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Building America house in Longmont, CONearly one in five typical energy dollars pay to run appliances. The ongoing energy cost is like a hidden cost of a new appliance - or a new television set, for that matter. That's why it's important to compare energy use when you shop for appliances. Even if you spend a little more to buy highly efficient appliances, the money you save on energy will put that cash back in your pocket before the product wears out.

Photo Courtesy of DOE/NREL, Building America house in Longmont, CO

Some of the benefits of efficient appliances include:

Energy Savings
According to the American Council for an Energy Efficient Economy or ACEEE (http://www.aceee.org), a typical new refrigerator with automatic defrost and a top-mounted freezer uses about half the energy used by a typical 1990 refrigerator. The ACEEE's website offers tips on buying a new refrigerator, along with other appliances,and saving energy on the ones you have.

Many rebates are available now for buying efficient appliances and you can find them here (http://www.energysavers.gov/financial/70022.html).

Increased Home Value
Having updated, efficient appliances such as dishwashers and built-in microwaves are a key selling-point. As energy costs rise, this return on investment grows.

Conservation
By reducing the amount of energy your appliances use each month, you will reduce your home's contribution to greenhouse gas emissions.

Tips for buying and using new appliances

Refrigerators.

An Energy Star-labeled refrigeratorRefrigerators are the biggest energy users of all typical household appliances. Old refrigerators plugged in to a garage outlet storing a few beers can suck a lot of money out of your pocket each month.

ENERGY STAR qualified refrigerators require about half as much energy as older models.  Efficient models use high efficiency compressors, improved insulation, and more precise temperature and defrost mechanisms to improve energy efficiency.  Calculate the savings by retiring your old refrigerator and upgrading to an ENERGY STAR model (http://www.energystar.gov/index.cfm?fuseaction=refrig.calculator).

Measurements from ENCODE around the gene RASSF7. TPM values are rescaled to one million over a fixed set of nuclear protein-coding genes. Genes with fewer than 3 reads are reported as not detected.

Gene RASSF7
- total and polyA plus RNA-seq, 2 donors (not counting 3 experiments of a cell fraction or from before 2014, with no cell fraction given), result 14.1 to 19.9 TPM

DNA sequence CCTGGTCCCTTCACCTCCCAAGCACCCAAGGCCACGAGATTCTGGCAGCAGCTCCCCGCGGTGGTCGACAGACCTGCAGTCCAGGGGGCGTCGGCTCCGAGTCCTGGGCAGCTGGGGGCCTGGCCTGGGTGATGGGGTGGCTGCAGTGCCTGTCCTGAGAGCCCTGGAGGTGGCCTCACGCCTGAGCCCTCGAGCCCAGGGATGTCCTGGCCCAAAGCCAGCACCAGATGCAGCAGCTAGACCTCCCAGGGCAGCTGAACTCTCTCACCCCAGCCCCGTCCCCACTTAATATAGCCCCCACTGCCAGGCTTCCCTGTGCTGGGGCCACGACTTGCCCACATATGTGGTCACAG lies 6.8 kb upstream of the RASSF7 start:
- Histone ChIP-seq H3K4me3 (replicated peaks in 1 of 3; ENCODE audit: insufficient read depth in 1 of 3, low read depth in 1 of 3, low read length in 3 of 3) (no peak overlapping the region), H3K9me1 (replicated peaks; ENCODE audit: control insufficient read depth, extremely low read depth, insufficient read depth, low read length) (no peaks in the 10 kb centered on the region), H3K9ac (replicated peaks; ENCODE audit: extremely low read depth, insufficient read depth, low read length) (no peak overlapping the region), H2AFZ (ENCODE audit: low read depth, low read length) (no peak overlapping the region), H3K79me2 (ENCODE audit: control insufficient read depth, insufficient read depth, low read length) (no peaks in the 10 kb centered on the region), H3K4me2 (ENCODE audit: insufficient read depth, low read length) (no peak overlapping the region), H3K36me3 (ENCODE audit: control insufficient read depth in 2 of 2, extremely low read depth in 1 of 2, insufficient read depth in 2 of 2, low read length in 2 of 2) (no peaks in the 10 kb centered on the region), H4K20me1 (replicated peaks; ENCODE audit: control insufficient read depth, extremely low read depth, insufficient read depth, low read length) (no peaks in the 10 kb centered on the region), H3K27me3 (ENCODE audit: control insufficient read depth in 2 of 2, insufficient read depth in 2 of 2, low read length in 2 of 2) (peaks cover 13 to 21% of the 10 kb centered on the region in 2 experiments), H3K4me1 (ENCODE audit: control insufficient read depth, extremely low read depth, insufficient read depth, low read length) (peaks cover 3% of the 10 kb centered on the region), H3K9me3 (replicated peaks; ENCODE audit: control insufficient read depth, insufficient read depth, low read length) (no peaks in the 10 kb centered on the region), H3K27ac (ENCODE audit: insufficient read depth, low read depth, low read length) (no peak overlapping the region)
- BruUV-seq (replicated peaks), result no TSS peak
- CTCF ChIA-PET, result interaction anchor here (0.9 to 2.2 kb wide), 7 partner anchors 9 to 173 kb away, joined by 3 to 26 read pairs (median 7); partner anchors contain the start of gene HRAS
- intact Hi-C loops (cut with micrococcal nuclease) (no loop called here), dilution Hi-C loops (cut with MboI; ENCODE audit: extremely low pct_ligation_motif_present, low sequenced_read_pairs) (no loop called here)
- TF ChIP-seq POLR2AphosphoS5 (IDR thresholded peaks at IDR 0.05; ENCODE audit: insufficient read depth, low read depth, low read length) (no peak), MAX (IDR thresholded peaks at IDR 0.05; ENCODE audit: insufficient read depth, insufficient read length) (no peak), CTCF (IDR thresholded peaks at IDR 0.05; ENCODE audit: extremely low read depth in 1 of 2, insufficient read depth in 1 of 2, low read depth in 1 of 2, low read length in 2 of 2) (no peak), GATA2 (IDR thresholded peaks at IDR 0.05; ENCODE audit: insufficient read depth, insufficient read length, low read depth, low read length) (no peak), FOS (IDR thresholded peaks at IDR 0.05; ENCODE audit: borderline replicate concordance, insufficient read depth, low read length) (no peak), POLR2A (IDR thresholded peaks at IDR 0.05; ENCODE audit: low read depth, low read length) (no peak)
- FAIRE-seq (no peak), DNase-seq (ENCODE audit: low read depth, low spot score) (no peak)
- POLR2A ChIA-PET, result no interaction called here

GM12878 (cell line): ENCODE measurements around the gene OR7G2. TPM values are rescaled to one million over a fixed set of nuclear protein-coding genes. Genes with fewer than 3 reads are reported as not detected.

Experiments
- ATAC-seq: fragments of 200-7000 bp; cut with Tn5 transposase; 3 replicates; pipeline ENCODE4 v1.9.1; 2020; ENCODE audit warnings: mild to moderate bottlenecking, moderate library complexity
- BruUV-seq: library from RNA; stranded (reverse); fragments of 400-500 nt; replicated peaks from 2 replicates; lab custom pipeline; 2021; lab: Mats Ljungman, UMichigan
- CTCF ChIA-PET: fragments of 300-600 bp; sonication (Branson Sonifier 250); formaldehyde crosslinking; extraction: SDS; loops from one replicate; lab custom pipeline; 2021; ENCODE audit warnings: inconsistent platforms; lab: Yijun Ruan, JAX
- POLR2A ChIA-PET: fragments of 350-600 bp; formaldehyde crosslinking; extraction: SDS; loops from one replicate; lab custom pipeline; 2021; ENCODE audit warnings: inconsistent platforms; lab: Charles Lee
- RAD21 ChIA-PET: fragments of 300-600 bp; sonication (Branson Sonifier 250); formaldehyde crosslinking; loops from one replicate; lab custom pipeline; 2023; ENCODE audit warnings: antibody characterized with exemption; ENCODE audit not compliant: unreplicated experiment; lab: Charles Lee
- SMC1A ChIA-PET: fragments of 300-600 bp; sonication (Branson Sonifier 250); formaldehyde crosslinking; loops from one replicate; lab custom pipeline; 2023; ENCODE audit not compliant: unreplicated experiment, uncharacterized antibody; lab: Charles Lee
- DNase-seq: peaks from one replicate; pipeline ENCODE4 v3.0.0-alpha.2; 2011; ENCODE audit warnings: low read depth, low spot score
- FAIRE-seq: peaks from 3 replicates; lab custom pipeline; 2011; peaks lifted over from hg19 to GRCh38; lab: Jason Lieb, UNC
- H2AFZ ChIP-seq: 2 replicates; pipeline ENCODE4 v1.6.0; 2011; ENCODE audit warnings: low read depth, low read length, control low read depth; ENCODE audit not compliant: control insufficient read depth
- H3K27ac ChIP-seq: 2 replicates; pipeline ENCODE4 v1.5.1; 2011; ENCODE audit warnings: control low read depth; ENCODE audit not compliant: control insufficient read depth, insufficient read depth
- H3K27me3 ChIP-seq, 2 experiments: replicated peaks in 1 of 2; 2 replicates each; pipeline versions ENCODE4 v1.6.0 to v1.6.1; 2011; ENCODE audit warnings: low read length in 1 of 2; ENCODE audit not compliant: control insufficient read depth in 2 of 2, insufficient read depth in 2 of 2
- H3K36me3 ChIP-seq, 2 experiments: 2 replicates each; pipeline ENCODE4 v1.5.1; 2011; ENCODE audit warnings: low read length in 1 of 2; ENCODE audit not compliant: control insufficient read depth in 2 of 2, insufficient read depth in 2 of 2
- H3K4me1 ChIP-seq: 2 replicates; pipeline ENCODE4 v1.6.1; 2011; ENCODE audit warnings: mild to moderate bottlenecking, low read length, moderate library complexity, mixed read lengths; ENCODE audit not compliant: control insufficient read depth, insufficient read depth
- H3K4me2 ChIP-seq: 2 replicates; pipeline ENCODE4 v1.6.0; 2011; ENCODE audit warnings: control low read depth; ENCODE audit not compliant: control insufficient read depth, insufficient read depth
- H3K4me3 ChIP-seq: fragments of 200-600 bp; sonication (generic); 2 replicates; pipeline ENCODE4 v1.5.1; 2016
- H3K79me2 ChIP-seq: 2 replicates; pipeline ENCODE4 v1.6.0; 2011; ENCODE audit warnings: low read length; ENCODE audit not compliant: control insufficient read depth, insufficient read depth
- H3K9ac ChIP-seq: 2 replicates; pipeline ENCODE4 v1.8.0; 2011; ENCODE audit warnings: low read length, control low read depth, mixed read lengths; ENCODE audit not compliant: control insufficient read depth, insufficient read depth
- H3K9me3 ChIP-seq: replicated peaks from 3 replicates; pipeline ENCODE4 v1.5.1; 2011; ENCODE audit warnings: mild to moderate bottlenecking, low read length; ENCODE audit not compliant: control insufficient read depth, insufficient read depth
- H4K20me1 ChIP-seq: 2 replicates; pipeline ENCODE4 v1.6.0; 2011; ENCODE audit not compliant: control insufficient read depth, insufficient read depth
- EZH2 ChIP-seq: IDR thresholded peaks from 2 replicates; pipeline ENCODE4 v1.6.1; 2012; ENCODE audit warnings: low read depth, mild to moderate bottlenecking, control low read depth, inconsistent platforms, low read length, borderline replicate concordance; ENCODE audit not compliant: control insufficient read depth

Freezers.

ENERGY STAR qualified freezer models use at least 10 percent less energy than required by current federal standards. Qualified freezer models are available in three configurations:

Photo Courtesy of DOE/NREL, An Energy Star-labeled refrigerator

  • Upright freezers with automatic defrost
  • Upright freezers with manual defrost
  • Chest freezers (only available with manual defrost)

Ways to reduce the energy your freezer or refrigerator uses:

  • Position your refrigerator away from a heat source such as an oven, a dishwasher, or direct sunlight from a window.
  • To allow air to circulate around the condenser coils, leave a space between the wall or cabinets and the refrigerator or freezer and keep the coils clean.
  • Make sure the door seals are airtight.
  • Keep your refrigerator between 35 and 38 degrees Fahrenheit and your freezer at 0 degrees Fahrenheit.
  • Minimize the amount of time the refrigerator door is open.
  • Recycle older or second refrigerators, rather than reselling them or putting them in the garage.

Dishwashers.

An Energy Star-labeled dishwasherENERGY STAR qualified dishwashers use at least 10 percent less energy than the federal minimum standard for energy consumption, and use much less water. Dishwashers made before 1994 are likely costing you an extra $40 a year to run.

Ways to reduce your dishwasher's energy use:

  • Run your dishwasher with a full load. Most of the energy used by a dishwasher goes to heat water. Since you can't decrease the amount of water used per cycle, fill your dishwasher to get the most from the energy used to run it.
  • Avoid using the heat-dry, rinse-hold and pre-rinse features. Instead use your dishwasher's air-dry option. If your dishwasher does not have an air-dry option, prop the door open after the final rinse to dry the dishes.

Photo Courtesy of DOE/NREL, An Energy Star-labeled dishwasher

Room Air Conditioners.

ENERGY STAR qualified room air conditioners use at least 10% less energy than conventional models. Many people buy an air conditioner that is too large. ENERGY STAR suggests making sure your unit is properly sized (http://www.energystar.gov/index.cfm?c=roomac.pr_properly_sized).


Clothes Washers.

  • Appliances to wash and dry your clothes use more energy than any home appliance except the refrigerator.
  • Compared to a model that is more than 10 years old, an ENERGY STAR qualified clothes washer can save about $135 per year on utility bills. Clothes washers qualified as ENERGY STAR must use about 37 percent less energy and about 50 percent less water than standard models. 
  • You can download a list of qualified equipment from the ENERGY STAR website. (http://www.energystar.gov/ia/partners/manuf_res/salestraining_res/ClothesWasher_PRG.pdf)

Clothes Dryers.

  • Use the moisture sensor option on your dryer, which automatically shuts off the machine when the clothes are dry.
  • If your clothes washer has spin options, choose a high spin speed or extended spin option to reduce the amount of remaining moisture, thus starting the drying process before you put your clothes in the dryer.
  • Air dry clothes whenever possible. You can hang them up in the sun like our grandmothers did and get the benefits of a fresh air smell along with energy savings. Home improvement stores sell new designs for wooden and metal racks that make air drying clothing a snap!

Photo Courtesy of DOE/NREL, An Energy Star-labeled washer and dryer

 

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